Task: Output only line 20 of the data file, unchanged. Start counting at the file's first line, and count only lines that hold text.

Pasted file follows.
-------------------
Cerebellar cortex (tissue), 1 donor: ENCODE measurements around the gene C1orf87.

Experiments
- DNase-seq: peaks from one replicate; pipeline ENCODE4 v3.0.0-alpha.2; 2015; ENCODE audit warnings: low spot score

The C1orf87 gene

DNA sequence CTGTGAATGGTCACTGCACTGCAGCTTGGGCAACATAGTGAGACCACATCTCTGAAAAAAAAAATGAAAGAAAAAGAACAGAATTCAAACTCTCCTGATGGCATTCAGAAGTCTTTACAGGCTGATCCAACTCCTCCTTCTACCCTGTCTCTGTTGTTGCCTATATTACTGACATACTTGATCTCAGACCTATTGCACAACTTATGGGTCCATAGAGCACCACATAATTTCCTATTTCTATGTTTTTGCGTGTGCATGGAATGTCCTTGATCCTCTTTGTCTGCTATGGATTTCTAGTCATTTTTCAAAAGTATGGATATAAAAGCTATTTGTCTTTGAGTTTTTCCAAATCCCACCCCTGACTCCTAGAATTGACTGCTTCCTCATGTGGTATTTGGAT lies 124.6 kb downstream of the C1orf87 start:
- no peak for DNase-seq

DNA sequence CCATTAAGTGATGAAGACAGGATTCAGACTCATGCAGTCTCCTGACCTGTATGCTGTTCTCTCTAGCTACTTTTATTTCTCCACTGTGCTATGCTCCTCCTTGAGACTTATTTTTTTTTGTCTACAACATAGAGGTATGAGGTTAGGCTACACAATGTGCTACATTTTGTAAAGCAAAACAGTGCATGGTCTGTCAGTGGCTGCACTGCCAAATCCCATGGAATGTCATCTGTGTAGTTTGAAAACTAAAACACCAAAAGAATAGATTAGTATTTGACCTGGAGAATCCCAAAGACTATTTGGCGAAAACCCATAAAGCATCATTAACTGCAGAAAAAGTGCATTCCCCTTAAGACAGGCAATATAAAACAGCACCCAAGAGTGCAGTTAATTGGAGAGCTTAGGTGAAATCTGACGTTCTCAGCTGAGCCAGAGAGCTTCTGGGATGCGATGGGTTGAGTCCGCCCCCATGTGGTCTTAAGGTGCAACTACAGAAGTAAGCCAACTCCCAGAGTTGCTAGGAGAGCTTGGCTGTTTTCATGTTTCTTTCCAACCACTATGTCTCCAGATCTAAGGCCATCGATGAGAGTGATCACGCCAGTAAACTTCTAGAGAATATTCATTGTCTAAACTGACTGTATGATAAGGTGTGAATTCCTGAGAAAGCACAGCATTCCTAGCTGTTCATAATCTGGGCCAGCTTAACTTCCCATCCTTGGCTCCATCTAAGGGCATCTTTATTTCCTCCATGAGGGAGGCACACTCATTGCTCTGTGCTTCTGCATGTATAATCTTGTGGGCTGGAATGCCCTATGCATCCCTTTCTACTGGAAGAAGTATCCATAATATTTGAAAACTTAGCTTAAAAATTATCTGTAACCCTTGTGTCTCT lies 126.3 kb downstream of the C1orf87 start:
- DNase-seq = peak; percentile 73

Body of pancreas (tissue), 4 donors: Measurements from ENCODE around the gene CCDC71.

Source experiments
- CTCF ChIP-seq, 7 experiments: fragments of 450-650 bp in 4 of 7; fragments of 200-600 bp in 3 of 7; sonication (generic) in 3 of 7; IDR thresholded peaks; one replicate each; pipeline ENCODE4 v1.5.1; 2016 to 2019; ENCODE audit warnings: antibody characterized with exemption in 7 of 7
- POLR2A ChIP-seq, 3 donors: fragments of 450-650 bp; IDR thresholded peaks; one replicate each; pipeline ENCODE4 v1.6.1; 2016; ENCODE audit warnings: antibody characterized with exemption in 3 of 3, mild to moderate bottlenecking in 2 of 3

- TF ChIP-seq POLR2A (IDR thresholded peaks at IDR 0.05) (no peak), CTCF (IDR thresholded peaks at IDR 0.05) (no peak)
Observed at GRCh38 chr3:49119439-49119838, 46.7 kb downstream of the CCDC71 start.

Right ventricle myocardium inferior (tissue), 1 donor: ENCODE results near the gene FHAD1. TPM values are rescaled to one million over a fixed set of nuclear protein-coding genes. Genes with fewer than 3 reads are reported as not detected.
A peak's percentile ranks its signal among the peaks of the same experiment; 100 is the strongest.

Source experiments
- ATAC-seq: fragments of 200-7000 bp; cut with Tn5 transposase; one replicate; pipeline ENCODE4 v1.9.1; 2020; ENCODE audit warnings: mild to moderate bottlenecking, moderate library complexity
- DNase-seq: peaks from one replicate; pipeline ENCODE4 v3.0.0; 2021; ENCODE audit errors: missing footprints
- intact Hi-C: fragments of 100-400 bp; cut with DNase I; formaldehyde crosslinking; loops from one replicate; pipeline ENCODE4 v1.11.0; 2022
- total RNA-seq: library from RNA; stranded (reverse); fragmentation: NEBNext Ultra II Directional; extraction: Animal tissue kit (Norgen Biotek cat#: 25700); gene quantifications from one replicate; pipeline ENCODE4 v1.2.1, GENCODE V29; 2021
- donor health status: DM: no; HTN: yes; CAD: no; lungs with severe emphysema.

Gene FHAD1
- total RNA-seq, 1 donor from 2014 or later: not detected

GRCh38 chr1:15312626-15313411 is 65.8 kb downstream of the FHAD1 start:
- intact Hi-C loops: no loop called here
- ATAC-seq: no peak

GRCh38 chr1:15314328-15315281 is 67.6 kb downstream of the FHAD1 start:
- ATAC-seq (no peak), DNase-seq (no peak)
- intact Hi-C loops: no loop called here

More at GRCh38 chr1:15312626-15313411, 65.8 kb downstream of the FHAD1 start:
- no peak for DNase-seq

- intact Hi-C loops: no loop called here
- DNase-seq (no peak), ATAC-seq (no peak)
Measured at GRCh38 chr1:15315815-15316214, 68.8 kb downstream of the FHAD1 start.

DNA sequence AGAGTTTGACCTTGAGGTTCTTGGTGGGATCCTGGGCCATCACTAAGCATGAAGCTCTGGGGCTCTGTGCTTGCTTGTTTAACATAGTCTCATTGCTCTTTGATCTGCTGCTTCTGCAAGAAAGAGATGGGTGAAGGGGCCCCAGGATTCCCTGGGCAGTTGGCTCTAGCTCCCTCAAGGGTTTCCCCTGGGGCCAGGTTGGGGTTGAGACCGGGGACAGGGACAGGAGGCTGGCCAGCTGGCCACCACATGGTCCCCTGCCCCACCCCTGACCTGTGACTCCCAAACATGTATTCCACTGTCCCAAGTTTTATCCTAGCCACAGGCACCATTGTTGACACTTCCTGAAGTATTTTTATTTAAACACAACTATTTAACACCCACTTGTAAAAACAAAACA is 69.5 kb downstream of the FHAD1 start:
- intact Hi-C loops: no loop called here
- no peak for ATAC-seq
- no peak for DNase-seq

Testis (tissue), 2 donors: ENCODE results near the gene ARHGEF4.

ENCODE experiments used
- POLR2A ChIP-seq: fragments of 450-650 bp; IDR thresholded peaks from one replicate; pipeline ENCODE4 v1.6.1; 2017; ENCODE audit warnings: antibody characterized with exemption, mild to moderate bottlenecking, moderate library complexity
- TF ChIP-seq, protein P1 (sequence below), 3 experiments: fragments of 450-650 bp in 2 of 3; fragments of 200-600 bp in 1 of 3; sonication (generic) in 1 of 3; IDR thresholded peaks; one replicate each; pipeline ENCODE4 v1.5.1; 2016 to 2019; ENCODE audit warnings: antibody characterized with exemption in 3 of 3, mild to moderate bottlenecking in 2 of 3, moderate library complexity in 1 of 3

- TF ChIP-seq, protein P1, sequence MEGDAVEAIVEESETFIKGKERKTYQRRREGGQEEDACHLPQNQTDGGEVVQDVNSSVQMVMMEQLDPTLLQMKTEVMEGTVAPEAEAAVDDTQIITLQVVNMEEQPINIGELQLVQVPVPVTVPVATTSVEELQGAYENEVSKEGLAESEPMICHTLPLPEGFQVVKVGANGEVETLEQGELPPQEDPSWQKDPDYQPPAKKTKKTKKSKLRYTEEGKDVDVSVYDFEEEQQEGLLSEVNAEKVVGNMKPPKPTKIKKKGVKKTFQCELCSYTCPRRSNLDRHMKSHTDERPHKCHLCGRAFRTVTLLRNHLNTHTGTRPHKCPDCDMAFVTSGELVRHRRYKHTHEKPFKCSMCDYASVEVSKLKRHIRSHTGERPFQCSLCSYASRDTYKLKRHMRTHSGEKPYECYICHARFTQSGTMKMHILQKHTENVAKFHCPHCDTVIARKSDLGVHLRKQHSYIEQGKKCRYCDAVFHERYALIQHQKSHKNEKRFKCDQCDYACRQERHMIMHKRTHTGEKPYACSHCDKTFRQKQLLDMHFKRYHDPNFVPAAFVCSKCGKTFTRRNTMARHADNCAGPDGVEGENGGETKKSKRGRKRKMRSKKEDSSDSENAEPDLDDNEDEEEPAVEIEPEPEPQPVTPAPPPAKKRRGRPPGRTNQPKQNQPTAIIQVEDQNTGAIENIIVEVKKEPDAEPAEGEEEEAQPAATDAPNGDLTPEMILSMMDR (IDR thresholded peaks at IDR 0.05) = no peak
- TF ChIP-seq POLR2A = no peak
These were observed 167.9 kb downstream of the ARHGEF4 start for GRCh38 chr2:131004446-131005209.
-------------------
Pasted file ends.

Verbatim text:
- intact Hi-C: fragments of 100-400 bp; cut with DNase I; formaldehyde crosslinking; loops from one replicate; pipeline ENCODE4 v1.11.0; 2022